However, the upside is significant and includes a style of life that is unique, even for the Caribbean. Such a life includes a quiet, serene island environment at a modest cost of living. Nevis' Charlestown is, relatively speaking, a small town when compared to Georgetown in Cayman. And for a change of scenery or pace, neighboring St. Kitts offers the benefit of a weekend getaway that's just a ferry ride away.

An Island with Heritage

The island of Nevis is one of two small islands in the Leeward Island chain making up the country of St. Kitts and Nevis. This small island nation, independent since 1983, has a population of about 14,000 and an area of approximately 36 square miles. Despite counting the queen as head of state, St. Kitts and Nevis is not an overseas dependency of the United Kingdom, having its own system of government.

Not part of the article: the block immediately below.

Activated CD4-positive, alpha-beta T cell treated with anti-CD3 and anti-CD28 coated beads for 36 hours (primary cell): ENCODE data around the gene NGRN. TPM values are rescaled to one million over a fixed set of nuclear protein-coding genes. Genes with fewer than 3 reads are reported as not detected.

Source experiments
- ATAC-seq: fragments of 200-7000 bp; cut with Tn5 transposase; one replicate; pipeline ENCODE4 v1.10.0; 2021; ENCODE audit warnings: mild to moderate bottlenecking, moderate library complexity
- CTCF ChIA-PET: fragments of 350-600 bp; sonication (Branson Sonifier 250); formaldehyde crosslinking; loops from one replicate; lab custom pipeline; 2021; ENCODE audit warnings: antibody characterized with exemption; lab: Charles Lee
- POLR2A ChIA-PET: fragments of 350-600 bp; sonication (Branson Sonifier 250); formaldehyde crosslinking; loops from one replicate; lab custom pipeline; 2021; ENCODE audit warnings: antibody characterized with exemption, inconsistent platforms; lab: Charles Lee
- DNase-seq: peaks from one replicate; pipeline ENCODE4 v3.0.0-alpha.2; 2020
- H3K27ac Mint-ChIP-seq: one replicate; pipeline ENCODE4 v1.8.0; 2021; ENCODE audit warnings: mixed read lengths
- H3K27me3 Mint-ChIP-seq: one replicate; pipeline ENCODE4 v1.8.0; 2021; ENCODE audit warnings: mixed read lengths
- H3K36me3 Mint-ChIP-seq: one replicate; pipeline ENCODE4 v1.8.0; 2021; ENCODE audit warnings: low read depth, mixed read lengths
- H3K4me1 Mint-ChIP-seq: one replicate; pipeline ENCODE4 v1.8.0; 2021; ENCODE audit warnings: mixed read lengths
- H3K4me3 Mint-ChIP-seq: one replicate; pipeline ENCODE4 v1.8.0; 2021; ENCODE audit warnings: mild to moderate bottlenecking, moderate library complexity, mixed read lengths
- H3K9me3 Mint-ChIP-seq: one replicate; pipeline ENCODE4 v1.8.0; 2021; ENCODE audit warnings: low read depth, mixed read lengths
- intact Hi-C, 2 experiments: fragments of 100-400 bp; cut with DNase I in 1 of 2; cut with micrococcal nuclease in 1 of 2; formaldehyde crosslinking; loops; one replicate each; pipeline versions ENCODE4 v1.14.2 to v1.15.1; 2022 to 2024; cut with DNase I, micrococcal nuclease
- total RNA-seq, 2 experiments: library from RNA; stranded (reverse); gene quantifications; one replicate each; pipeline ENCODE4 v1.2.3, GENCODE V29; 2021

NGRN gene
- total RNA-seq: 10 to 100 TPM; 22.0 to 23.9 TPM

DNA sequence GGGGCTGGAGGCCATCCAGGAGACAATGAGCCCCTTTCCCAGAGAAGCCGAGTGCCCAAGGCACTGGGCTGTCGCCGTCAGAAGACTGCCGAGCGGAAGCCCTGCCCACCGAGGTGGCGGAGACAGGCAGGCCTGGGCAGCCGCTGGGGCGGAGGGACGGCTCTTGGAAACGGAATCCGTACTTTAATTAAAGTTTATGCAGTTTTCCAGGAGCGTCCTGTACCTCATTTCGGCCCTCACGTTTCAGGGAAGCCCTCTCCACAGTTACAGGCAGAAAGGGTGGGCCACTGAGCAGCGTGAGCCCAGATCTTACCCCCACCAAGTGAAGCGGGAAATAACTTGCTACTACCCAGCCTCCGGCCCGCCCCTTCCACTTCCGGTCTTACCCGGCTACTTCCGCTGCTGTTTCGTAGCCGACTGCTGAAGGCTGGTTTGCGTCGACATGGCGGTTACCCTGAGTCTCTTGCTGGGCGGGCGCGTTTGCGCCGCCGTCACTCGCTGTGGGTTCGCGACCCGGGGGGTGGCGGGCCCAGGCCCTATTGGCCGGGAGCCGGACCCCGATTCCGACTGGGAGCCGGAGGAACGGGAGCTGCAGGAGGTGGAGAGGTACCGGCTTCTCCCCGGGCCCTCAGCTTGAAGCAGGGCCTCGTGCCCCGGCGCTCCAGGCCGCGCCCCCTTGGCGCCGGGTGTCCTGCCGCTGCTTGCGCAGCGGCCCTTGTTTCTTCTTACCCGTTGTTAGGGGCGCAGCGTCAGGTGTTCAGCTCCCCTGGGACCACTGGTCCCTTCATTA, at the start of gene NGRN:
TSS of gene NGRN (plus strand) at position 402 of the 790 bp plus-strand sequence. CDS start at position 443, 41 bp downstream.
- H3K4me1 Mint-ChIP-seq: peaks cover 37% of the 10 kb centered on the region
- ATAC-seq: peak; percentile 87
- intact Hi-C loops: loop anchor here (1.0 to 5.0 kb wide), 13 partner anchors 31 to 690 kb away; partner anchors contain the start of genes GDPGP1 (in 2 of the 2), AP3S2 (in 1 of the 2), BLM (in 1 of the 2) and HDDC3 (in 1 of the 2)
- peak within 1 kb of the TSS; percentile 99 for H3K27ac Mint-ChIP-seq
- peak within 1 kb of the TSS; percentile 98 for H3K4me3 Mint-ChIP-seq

The island of Nevis is famously known as the birthplace of Alexander Hamilton, one of the Founding Fathers of the United States and the first secretary of the Treasury, and has established a museum in his honor. The capital, Charlestown, boasts of Georgian-style architecture established during the Colonial era, which helps account for the antiquated sensations the newcomer is apt to feel. The city is working toward recognition as a World Heritage Site.

After being transferred from Spanish suzerainty to that of Great Britain in 1670, Nevis quickly became known for the quality of its sugarcane. An important site in wars between Spain, France, and Great Britain, the island was also known to privateers including William Kidd. Owing to these constant threats, the British built Fort Charles, and the English language has been spoken down to the present day.

Doing Business in Nevis